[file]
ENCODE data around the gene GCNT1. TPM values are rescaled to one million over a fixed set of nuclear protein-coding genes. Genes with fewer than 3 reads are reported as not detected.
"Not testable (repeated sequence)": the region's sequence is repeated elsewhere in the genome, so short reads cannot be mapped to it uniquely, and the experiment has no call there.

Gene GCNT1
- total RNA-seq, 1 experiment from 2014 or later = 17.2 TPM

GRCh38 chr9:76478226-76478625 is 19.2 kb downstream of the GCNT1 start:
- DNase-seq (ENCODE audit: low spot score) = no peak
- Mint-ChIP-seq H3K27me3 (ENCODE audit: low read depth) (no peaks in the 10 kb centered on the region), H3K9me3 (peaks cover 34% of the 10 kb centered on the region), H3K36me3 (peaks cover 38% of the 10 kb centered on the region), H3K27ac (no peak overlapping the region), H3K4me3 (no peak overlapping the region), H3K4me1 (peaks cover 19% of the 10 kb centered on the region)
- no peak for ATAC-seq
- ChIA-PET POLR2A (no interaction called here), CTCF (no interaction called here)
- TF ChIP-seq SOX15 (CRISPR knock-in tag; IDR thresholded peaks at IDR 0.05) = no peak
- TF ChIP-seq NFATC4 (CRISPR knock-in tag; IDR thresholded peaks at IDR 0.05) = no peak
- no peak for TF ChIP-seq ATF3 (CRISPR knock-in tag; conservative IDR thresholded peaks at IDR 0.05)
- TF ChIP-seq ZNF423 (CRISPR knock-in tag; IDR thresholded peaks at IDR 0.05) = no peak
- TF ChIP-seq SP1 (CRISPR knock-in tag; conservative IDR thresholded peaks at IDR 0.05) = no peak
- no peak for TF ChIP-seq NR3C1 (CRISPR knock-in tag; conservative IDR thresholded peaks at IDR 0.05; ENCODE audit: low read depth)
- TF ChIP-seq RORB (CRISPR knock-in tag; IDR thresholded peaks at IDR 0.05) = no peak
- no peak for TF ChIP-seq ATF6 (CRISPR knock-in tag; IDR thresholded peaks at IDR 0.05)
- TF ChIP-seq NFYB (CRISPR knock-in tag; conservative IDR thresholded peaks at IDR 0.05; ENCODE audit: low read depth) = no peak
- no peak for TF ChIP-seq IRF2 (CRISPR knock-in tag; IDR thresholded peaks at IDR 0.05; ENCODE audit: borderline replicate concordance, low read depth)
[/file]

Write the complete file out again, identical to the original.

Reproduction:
ENCODE data around the gene GCNT1. TPM values are rescaled to one million over a fixed set of nuclear protein-coding genes. Genes with fewer than 3 reads are reported as not detected.
"Not testable (repeated sequence)": the region's sequence is repeated elsewhere in the genome, so short reads cannot be mapped to it uniquely, and the experiment has no call there.

Gene GCNT1
- total RNA-seq, 1 experiment from 2014 or later = 17.2 TPM

GRCh38 chr9:76478226-76478625 is 19.2 kb downstream of the GCNT1 start:
- DNase-seq (ENCODE audit: low spot score) = no peak
- Mint-ChIP-seq H3K27me3 (ENCODE audit: low read depth) (no peaks in the 10 kb centered on the region), H3K9me3 (peaks cover 34% of the 10 kb centered on the region), H3K36me3 (peaks cover 38% of the 10 kb centered on the region), H3K27ac (no peak overlapping the region), H3K4me3 (no peak overlapping the region), H3K4me1 (peaks cover 19% of the 10 kb centered on the region)
- no peak for ATAC-seq
- ChIA-PET POLR2A (no interaction called here), CTCF (no interaction called here)
- TF ChIP-seq SOX15 (CRISPR knock-in tag; IDR thresholded peaks at IDR 0.05) = no peak
- TF ChIP-seq NFATC4 (CRISPR knock-in tag; IDR thresholded peaks at IDR 0.05) = no peak
- no peak for TF ChIP-seq ATF3 (CRISPR knock-in tag; conservative IDR thresholded peaks at IDR 0.05)
- TF ChIP-seq ZNF423 (CRISPR knock-in tag; IDR thresholded peaks at IDR 0.05) = no peak
- TF ChIP-seq SP1 (CRISPR knock-in tag; conservative IDR thresholded peaks at IDR 0.05) = no peak
- no peak for TF ChIP-seq NR3C1 (CRISPR knock-in tag; conservative IDR thresholded peaks at IDR 0.05; ENCODE audit: low read depth)
- TF ChIP-seq RORB (CRISPR knock-in tag; IDR thresholded peaks at IDR 0.05) = no peak
- no peak for TF ChIP-seq ATF6 (CRISPR knock-in tag; IDR thresholded peaks at IDR 0.05)
- TF ChIP-seq NFYB (CRISPR knock-in tag; conservative IDR thresholded peaks at IDR 0.05; ENCODE audit: low read depth) = no peak
- no peak for TF ChIP-seq IRF2 (CRISPR knock-in tag; IDR thresholded peaks at IDR 0.05; ENCODE audit: borderline replicate concordance, low read depth)